This doesn't bode well for those of us promoting early, qualitative, "soft" field research as a primer for product innovation. Pitch staffing an ethnographer on a UX project and a client is likely to say, "Oh, that's one of those 'odd jobs', like Wax Figure Maker (number 3), or "Dog Food Tester" (number 16)." Why should I pay for that on this project?
The answer, of course, is that ethnographic research is one of the few ways you can really find out what customers want. Better yet, you can find out what they need, even if they can't express what they want yet. Participants in a focus group won't be able to tell you what they need if they don't know it themselves.
John Rheinfrank, one of the smartest guys I ever was lucky enough to work with, once told us the story of how his team did the field studies that led to the disposable camera. Insights into why people took photos, and the circustances and situations surrounding the photo-taking event, led to huge business opportunities.
But fortunately, I can call myself an "information architect", which sounds much more smooooooth than one of the "top 20 odd jobs".
Less-lethal options are becoming much more popular these days, as manufacturers mine the wealth of historical martial arts weaponry for ideas.
In my Return of the Yawara post, I described how Cold Steel brought back the 1960s "evil fighting stick" with the Koga SD series. Cold Steel's new "mini" model seems much more businesslike than the "adult novelty" (ahem) look of the original SD1:
The yawara of the 1960s is, like its cousin the kubotan, based on the koppo stick and tessen-jutsu techniques of medieval Japan.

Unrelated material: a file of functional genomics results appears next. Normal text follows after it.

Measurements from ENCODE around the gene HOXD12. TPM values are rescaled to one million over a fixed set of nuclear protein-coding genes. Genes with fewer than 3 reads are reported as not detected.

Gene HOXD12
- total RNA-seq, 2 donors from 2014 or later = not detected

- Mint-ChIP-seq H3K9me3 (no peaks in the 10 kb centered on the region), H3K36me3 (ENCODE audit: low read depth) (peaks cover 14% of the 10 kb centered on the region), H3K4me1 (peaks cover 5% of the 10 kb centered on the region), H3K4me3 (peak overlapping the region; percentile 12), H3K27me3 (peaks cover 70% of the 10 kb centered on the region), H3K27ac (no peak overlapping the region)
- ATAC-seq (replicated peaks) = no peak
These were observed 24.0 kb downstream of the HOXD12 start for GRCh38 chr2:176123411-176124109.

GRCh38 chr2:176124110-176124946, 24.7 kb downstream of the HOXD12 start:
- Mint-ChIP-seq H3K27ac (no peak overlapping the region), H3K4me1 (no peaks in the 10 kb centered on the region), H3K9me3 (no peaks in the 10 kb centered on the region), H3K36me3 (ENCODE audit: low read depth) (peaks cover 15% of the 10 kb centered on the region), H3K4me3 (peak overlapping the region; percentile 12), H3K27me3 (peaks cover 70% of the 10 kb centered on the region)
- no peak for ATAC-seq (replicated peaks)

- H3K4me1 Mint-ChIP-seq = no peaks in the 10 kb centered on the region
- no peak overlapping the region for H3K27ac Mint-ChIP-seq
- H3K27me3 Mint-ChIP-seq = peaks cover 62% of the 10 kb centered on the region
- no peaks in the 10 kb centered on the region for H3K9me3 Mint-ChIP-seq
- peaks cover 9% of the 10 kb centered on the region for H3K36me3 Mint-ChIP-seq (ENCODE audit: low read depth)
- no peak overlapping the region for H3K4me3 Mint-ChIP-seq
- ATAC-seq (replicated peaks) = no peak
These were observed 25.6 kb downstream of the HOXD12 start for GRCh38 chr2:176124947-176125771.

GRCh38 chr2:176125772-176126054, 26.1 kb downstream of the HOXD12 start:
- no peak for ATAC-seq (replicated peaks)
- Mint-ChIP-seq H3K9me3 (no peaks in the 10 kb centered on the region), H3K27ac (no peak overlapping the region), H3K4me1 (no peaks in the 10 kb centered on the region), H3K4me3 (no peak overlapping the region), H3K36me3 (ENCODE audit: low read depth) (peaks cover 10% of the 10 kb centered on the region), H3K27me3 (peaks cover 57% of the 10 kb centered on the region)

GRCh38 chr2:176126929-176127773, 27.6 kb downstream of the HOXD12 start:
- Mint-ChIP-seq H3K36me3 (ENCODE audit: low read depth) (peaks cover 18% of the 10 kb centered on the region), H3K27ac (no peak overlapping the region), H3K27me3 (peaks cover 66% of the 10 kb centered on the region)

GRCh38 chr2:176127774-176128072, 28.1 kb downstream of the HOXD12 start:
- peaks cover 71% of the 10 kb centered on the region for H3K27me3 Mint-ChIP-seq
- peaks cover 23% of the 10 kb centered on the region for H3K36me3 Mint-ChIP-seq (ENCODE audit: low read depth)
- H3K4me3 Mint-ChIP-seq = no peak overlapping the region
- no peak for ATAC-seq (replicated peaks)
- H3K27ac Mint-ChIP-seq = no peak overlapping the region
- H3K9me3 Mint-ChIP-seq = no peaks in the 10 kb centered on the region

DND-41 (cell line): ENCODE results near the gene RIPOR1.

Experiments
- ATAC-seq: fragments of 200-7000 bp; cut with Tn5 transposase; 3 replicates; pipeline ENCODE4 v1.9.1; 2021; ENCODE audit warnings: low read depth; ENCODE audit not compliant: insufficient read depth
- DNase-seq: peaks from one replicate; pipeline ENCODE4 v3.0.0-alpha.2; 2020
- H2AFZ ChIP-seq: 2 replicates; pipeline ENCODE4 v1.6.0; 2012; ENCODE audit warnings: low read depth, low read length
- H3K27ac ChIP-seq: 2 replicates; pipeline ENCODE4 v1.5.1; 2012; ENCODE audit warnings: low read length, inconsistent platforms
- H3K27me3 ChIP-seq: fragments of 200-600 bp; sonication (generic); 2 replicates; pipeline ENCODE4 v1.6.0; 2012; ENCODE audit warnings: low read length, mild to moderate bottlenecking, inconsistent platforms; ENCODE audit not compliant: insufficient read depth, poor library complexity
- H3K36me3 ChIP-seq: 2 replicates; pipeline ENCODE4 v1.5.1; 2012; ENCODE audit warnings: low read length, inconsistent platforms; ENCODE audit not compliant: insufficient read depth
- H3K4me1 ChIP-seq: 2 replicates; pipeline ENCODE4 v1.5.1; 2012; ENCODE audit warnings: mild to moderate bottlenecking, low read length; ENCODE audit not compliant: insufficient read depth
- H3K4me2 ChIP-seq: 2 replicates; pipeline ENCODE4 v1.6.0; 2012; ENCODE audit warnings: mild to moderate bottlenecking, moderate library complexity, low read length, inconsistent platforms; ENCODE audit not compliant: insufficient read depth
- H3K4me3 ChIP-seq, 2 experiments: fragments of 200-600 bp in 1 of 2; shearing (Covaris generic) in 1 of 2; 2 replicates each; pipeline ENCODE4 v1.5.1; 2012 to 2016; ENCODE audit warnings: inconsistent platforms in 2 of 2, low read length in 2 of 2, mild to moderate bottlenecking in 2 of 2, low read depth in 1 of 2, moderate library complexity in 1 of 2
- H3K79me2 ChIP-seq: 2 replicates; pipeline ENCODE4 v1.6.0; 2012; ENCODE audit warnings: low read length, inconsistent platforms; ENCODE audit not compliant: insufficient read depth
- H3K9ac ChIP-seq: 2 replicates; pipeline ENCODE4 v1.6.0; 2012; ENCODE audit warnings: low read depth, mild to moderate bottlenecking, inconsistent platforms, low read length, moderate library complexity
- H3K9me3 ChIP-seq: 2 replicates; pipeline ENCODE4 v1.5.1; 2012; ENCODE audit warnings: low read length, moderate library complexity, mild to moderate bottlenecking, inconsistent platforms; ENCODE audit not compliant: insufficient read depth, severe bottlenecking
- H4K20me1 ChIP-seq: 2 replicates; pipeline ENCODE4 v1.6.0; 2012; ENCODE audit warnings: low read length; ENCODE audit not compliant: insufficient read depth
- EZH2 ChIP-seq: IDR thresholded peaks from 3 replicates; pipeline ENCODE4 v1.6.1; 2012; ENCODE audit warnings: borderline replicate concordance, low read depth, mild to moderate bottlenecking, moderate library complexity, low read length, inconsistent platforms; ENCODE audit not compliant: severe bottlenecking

Virtually any small-diameter, rigid stick works with these fighting arts, and a lot of martial artists carry small flashlights, like the venerable Mini MagLite, for this purpose.
The latest wrinkle in koppo stick design is the new defensive pens. Made of hard alloy, with strong business ends, these are designed to be easily accessed and legal to carry.
Mil-Tac's TDP-1 is designed to be a working writing pen, PDA stylus, and if the need arises, a handy koppo stick. Designed by Allen Elishewitz, responsible for many great Benchmade designs, this pen looks all business. It seems a bit pricey at $99 though. But would you want to break your $130 MontBlanc, or worse, your $700 Cartier on some perp's hard head? Didn't think so.
According to Craig Sword, Mil-Tac's founder (and yes, that's his name), "one end is pointed, which could be used as a very effective defense tool, while the other end is blunt and could be used as a control device. Not only is this pen designed to be used as a defense tool and writing instrument but it also has a very attractive appearance and can also be used as a PDA stylus or pen." I always dig multipurpose things ("It's an axle grease, and a dessert topping!")--makes you feel like your gear is more capable or something.
Hard to say if this pen would be permissible through security checkpoints. It is just a pen, after all, albeit one that's rather robust in construction. Unlike other similar products that have a hidden knife or canister of pepper spray inside, this one is just a pen--no blade or chemical weapon (unless you count the ink).